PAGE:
Sentencing for Operation Penny
A 33-year-old Chinese man was sentenced to seven years’ imprisonment in the Auckland District Court this morning for his
part in attempting to import 200 kilograms of ephedrine into New Zealand.
This amount of ephedrine had the potential to produce up to 150 kilograms of methamphetamine with the potential street
value of up to $150 million.
This is the final sentence to be passed down in what was New Zealand’s largest ever seizure of this type of precursor
ingredient used to manufacture methamphetamine.
In April 2016, Customs targeted an airfreight consignment sent from China, and a detailed examination located 200
kilograms of ephedrine hidden in cavities within boxes of paper.
A subsequent joint investigation, code-named Operation Penny, resulted in the arrest and prosecution of four men in May
A 35–year-old New Zealand man, a 34-year-old Chinese man and a 22-year-old Malaysian have already been convicted and
were sentenced to between 8 and 10 years imprisonment.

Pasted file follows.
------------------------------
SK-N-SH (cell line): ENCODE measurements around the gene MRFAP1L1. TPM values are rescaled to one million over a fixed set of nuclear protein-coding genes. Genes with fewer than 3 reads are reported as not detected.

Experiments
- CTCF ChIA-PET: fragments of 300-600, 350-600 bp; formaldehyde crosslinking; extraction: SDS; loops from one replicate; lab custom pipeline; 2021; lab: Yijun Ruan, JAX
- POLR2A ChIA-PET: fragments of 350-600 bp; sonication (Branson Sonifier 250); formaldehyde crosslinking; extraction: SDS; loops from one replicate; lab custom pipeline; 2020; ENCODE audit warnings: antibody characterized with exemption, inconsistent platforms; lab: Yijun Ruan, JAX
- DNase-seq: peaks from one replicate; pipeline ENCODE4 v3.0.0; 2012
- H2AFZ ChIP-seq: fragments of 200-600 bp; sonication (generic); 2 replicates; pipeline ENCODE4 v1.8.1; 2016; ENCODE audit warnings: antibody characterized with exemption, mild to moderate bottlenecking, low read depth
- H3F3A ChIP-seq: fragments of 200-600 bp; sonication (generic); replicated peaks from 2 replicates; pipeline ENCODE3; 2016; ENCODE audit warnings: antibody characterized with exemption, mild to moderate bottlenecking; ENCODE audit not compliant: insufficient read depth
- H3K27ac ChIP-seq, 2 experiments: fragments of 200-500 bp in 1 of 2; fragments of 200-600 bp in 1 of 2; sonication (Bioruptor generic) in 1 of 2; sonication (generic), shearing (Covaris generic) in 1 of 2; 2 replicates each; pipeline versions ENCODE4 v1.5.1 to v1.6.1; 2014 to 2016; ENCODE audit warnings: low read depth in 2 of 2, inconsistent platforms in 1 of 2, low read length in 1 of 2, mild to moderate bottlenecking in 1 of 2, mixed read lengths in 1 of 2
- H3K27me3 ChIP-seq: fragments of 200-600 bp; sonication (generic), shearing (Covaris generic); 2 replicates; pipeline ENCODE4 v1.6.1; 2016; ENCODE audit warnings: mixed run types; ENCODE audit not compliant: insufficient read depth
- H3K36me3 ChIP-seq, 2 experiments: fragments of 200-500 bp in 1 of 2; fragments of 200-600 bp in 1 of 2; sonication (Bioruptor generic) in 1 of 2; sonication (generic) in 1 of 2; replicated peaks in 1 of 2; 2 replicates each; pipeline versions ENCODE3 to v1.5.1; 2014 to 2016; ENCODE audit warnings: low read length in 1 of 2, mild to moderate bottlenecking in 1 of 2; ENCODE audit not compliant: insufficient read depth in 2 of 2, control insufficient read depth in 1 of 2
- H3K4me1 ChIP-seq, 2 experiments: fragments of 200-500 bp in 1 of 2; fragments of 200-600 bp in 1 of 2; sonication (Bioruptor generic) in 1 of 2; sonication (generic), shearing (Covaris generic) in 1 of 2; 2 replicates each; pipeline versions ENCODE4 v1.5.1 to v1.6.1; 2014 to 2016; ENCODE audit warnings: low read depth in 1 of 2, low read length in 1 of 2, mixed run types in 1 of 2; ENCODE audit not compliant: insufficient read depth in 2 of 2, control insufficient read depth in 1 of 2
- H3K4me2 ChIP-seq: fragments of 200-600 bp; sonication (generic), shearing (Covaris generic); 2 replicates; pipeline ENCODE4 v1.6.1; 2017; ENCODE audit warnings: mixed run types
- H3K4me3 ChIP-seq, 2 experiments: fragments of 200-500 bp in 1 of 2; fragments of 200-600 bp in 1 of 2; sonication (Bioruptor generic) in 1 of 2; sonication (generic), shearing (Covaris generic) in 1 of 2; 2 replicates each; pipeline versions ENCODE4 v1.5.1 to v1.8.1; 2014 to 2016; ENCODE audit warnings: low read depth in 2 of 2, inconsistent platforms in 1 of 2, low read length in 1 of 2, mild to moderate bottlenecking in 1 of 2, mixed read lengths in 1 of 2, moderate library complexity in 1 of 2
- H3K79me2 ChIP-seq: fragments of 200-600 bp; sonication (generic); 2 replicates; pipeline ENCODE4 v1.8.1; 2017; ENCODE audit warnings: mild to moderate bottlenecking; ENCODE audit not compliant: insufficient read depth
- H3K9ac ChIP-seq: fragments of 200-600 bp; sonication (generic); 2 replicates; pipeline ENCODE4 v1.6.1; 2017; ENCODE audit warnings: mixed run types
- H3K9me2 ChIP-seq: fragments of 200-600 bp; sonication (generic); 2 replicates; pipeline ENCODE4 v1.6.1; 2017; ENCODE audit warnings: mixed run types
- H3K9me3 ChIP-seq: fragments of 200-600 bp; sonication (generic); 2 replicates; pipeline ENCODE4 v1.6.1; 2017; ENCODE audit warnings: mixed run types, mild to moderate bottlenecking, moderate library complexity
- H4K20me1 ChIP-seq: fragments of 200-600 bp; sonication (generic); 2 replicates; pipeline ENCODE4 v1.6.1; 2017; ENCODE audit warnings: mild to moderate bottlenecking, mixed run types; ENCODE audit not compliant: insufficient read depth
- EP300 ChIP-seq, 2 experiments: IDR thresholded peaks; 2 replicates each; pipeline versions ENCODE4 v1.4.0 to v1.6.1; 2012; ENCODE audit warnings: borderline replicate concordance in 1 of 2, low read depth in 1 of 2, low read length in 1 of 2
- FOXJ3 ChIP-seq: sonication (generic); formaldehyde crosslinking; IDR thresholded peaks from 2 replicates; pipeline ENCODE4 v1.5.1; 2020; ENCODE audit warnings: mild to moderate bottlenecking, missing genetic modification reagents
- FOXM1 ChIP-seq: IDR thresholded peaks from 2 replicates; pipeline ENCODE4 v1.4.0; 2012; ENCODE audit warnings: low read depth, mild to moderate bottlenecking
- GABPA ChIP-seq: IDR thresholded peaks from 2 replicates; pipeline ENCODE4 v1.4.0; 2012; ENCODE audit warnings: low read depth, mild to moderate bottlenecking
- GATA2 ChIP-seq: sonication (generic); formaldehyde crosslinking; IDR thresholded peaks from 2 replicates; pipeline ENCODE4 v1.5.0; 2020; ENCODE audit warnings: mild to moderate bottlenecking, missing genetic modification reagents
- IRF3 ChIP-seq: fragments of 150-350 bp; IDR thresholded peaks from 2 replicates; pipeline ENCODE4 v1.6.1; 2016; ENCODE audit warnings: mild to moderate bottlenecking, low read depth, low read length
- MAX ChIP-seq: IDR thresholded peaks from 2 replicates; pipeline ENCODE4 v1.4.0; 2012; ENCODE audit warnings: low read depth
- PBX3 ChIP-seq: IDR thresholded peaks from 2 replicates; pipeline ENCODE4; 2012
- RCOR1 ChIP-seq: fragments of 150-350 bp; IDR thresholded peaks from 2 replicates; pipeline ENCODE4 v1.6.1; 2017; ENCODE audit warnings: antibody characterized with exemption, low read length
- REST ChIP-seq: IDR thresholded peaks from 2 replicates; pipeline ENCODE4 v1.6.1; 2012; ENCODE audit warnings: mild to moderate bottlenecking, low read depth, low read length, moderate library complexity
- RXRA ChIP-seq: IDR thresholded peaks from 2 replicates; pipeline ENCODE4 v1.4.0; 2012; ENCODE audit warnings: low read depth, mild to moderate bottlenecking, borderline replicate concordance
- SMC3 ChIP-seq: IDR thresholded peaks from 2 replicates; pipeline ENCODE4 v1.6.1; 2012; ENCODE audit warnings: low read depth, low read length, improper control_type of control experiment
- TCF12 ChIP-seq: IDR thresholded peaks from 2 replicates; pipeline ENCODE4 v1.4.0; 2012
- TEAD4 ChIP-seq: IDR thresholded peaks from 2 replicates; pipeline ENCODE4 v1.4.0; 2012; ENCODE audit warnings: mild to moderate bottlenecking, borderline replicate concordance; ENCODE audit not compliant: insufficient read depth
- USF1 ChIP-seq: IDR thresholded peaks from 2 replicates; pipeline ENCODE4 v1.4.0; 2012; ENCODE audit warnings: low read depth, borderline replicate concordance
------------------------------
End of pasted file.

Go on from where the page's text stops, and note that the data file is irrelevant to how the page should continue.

Detective Superintendent Greg Williams of the National Organised Crime Group says this is another good example of a
multi-agency approach to dismantling transnational organised crime.
“The penalties passed down from the courts reflect the gravity of offending and social harm an ingredient like ephedrine
causes once it is manufactured into the drug methamphetamine.
These results do not happen by chance, but come from the hard work of dedicated and skilled officers from both Customs
“The frequency and amount of seizures are an indication of the drug problem we have in New Zealand. Methamphetamine is a
destructive drug that wrecks lives, breaks down whanau and negatively impacts on our community.
It takes enforcement and a whole of government approach, along with education to reduce demand and victimisation caused
by this drug,” says Superintendent Williams.
Customs Investigations Manager Bruce Berry says Customs’ begins targeting shipments before they arrive at the border
and, in this case, a two-pronged approach saw offenders in New Zealand as well as those involved in its export offshore
“Customs’ intelligence identified this as a risk shipment, and we were ready to scrutinise it upon arrival.
It was a complex concealment and the attention to detail and our officers’ approach led to a significant seizure and
“In addition to joining forces with Police to arrest individuals locally, both agencies also partnered with Chinese law
enforcement authorities who carried out their own investigation in conjunction with our liaison officers based in China,
and apprehended those at the export end to dismantle this syndicate at the source.”